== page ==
I hadn’t really been using this machine for much since I got it working. I love the size and the keyboard, but I’m sticking with the eeePC for my ongoing assembly language forth implementation port. The natural thing to do was press it into service as a semi-dedicated machine for doing distraction-free Zig programming. But since the Zig compiler only has official builds for 64-bit aarch (ARM) and the Zero is 32-bit, that was something I kept putting off.
Well, my subscription to MagPi - the Raspberry Pi magazine blessed me with a free Raspberry Pi Zero 2, which surprised me in the mail a month or so ago. The Zero 2 is 64-bit and higher performance. Clearly the solution was at hand!
I got a pack of PNY 64Gb microSD (100Mb/s, Class 10, U3, V30, A1) cards and a Sabrent USB SD card reader because, wow, everything is so cheap and handy compared to the olde days of yore.
There are a couple hurdles. First, the Raspberry Pi OS Lite image is a little buried on the official
website (in fact, outside links like mine are the easiest way to find it), but it does exist.
Secondly, you may need to have a custom screen configuration like I do. Thirdly, the PI Zero 2
doesn’t have a
device tree blob file
as part of the OS image yet. Thankfully, the Pi 3 B image works as-is. So it’s
just a matter of copying the
See my instructions above for custom HDMI device setup
/dev/sdXX(the FAT 32-formatted EFI boot partition on the SD card) and
cp bcm2710-rpi-3-b.dtb bcm2710-rpi-zero-2.dtb.
I had also forgotten that the
mount that comes with Alpine Linux seems to require a
specific type (rather than auto-detecting, which is what I’m used to), so in this
instance, my mount command for the EFI boot partition (for the config.txt and .dtb file stuff)
looked like so:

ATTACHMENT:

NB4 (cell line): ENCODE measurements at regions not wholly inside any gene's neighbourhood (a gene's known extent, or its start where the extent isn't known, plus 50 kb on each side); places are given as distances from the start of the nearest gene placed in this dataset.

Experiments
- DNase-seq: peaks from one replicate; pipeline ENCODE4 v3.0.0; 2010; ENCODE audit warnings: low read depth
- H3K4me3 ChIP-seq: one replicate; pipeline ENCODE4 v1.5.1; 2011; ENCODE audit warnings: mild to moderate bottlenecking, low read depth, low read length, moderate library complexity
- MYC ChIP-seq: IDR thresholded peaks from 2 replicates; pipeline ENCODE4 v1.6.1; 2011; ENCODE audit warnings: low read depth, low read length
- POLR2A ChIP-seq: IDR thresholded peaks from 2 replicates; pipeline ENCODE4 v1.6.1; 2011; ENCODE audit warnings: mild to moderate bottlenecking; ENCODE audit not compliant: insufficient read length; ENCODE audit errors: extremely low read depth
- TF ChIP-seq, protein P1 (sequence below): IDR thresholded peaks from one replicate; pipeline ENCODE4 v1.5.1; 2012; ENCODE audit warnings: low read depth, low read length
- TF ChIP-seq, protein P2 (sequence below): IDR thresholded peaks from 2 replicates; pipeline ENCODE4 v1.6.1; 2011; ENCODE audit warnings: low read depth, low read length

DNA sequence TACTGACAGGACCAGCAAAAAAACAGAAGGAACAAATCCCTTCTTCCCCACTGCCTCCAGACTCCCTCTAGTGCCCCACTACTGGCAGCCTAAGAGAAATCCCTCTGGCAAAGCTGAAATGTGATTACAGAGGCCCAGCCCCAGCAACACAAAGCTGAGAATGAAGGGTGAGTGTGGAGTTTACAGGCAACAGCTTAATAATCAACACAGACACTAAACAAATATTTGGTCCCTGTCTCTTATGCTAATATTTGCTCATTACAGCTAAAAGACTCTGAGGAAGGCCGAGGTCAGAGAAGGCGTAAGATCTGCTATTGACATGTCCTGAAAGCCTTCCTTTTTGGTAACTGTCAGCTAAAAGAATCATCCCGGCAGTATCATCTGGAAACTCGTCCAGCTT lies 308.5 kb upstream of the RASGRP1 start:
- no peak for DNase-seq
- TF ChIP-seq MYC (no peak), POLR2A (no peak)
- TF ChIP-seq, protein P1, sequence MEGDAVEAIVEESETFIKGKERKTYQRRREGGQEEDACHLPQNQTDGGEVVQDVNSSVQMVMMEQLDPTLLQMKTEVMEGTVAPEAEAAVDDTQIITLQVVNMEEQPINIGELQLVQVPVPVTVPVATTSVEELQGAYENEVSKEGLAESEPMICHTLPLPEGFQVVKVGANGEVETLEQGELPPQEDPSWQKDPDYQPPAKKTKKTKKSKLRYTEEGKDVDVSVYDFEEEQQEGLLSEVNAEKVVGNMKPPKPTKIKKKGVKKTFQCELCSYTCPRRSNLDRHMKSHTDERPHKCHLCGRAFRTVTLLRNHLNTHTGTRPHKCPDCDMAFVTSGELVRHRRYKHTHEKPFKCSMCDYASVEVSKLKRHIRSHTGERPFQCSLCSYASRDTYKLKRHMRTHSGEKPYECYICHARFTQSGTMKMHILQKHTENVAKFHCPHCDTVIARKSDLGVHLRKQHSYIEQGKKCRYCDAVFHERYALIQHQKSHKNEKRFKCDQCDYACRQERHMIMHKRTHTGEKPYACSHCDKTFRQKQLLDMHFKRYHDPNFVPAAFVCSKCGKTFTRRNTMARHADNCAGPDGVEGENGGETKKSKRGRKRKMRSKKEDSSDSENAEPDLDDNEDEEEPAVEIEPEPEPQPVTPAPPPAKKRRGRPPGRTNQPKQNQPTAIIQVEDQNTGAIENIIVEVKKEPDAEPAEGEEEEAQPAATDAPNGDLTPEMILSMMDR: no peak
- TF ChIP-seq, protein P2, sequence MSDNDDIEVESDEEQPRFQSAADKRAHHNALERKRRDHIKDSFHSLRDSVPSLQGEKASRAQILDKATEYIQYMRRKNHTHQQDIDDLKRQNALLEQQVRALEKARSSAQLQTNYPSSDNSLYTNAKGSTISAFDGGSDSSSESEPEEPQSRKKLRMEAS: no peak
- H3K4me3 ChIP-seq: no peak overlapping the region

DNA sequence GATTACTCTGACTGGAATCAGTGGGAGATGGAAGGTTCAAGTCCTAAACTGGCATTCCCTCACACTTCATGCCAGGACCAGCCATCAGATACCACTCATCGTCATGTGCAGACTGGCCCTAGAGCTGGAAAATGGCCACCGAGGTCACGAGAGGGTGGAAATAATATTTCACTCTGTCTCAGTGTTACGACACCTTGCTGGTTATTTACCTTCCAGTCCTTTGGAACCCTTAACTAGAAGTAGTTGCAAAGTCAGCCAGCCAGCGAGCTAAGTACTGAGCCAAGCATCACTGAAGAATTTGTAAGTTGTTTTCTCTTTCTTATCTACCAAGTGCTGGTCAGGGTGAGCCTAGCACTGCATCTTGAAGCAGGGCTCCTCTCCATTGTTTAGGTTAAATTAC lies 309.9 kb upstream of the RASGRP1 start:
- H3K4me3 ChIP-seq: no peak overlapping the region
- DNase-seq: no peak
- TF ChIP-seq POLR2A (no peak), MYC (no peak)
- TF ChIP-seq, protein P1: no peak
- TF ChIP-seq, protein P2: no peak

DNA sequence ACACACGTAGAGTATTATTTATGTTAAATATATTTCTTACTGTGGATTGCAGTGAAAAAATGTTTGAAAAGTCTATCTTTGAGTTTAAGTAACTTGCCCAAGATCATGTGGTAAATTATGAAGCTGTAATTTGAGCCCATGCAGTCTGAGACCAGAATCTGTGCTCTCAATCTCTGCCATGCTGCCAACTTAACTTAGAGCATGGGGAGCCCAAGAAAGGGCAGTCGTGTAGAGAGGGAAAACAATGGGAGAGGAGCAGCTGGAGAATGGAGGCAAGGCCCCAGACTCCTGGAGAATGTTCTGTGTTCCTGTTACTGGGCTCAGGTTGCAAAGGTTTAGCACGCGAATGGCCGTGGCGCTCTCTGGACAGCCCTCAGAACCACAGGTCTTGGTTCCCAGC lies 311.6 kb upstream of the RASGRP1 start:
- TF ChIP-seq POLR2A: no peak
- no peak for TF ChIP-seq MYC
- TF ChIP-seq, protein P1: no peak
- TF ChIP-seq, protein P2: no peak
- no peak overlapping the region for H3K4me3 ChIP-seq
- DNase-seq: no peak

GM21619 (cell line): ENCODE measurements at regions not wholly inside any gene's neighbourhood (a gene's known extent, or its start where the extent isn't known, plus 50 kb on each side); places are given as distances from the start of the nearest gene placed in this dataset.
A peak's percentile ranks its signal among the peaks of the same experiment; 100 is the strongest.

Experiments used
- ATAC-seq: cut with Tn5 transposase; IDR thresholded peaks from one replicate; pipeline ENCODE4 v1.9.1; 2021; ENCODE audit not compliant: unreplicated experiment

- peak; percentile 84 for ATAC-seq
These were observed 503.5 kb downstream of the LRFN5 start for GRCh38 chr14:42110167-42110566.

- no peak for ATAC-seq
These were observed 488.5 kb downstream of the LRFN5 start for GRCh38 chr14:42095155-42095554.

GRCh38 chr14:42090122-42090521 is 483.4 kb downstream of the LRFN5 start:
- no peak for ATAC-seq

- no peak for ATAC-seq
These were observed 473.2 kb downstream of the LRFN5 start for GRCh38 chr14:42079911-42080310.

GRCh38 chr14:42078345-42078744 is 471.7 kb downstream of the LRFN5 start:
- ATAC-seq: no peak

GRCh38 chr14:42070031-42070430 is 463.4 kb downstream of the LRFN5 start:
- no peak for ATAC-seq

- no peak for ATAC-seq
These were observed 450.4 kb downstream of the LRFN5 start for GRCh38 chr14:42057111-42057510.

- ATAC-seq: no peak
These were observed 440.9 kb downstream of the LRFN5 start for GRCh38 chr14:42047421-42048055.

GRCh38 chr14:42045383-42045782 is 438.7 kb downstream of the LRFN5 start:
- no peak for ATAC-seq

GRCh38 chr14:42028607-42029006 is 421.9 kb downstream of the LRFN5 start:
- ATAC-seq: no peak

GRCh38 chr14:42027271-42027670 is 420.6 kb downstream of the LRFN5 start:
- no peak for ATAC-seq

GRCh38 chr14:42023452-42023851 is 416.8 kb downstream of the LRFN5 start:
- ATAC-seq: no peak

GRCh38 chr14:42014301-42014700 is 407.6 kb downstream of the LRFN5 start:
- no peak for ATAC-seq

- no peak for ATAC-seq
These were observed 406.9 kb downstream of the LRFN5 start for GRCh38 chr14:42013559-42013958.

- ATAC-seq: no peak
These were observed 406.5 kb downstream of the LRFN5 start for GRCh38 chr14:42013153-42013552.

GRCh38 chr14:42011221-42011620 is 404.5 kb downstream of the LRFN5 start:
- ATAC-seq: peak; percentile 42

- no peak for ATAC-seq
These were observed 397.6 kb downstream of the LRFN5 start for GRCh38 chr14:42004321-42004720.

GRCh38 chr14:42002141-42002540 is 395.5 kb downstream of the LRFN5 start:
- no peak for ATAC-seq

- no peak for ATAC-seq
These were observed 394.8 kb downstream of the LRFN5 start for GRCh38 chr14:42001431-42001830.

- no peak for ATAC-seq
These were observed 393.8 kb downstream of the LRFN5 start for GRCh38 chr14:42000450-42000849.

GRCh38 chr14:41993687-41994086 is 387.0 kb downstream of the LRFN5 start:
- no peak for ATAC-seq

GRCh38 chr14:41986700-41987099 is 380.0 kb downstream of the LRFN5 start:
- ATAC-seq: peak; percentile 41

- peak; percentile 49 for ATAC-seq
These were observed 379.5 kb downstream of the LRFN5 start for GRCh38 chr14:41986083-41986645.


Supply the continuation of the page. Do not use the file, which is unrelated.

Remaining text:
doas mount -t vfat /dev/sdd1 /mnt/foo
(If you occasionally dip your toes in the BSD water, like I do, you may recognize
doas, which performs the same function as
Then it was just a matter of installing Vim and Lynx and then downloading the official aarch build of the Zig compiler, untarring the archive, adding the executable location to my path and…compiling a Hello World in Zig for the first time on my little cardboard computer! Very satisfying. :-)
Actually, I’d love to run Alpine Linux on my Pi Zero 2, like I do on the eeePC. I already feel a little stretched thin with Slackware, Alpine, CentOS (at work), and now Pi OS (really Debian). But I’m also savvy enough to know when to go with the flow and when to fight the current. I’m more than happy just to have this machine working the way it is.
It’s easy to take pocket computers like cell phones for granted (and quite frankly, hard to really appreciate them the way they tend to be locked down into "consumption devices"). But when you’re actually looking at the exposed components, it’s difficult to not be in awe at how small and cheap and capable computers like the Raspberry Pi can be.
My setup is both extravagant (the keyboard and screen are the real expenses in this build) and homespun (hot glue and cardboard!). There’s something magical and joyful about this combination.
We live in incredible times.